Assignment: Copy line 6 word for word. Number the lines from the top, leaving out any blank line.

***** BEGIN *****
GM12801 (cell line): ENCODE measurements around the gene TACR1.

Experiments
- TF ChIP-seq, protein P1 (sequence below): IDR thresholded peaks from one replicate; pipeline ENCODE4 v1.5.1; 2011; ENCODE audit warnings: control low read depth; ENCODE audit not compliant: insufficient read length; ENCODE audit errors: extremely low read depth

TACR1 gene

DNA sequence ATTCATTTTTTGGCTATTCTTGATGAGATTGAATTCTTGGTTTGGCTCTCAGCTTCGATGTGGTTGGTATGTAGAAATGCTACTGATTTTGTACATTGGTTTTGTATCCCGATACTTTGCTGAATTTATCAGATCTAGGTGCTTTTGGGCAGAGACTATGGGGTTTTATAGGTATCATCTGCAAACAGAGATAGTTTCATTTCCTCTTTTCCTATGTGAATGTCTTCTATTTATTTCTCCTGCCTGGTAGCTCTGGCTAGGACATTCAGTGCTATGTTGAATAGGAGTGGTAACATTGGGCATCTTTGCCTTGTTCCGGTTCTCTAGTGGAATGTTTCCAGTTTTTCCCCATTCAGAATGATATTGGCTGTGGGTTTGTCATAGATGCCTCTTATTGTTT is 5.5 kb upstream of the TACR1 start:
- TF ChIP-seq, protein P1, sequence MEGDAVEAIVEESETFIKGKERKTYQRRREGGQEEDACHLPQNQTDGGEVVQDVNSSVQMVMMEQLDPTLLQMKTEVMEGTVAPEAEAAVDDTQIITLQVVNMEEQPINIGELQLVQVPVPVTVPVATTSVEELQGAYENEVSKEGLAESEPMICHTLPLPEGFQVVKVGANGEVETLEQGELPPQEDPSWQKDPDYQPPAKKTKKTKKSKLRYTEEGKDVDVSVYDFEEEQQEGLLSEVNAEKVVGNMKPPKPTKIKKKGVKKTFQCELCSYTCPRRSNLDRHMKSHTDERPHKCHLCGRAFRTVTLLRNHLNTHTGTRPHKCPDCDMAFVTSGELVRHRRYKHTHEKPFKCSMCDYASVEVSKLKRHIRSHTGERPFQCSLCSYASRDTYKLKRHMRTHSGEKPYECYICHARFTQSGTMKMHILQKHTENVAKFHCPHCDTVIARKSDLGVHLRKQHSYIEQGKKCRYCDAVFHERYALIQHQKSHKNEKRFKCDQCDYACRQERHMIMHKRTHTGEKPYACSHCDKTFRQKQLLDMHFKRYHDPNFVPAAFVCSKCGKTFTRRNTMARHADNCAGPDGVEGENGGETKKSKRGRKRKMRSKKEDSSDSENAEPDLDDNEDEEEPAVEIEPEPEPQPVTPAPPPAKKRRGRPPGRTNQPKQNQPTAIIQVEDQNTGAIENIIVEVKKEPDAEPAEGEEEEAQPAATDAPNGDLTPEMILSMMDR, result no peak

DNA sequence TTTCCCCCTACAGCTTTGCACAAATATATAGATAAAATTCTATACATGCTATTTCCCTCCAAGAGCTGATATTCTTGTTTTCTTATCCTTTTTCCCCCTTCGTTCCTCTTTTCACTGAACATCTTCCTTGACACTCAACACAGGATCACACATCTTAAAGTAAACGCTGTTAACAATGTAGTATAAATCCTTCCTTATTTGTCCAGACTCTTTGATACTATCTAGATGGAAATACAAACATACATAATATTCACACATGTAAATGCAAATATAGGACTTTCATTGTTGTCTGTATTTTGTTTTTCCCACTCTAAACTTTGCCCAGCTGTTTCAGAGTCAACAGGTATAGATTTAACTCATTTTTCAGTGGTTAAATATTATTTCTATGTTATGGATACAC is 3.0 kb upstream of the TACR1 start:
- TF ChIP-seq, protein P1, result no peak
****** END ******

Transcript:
- TF ChIP-seq, protein P1, sequence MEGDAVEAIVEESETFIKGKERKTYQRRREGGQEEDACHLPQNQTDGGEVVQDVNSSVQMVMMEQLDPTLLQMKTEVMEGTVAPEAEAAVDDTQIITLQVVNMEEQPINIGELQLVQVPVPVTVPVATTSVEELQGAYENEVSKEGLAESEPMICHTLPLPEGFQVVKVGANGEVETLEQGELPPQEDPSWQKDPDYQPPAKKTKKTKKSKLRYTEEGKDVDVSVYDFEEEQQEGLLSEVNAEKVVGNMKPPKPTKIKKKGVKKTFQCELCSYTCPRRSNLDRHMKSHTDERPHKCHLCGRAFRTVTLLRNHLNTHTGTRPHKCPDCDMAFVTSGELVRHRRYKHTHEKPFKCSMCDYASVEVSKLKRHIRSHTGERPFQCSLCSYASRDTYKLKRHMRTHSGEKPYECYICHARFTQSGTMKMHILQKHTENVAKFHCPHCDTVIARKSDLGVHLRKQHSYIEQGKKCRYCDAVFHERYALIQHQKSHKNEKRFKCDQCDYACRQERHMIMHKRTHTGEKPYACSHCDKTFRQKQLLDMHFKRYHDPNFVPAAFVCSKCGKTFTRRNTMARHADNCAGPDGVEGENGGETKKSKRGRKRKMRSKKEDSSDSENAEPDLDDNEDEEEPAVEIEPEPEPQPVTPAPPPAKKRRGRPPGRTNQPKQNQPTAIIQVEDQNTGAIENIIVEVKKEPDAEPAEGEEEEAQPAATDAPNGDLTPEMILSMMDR, result no peak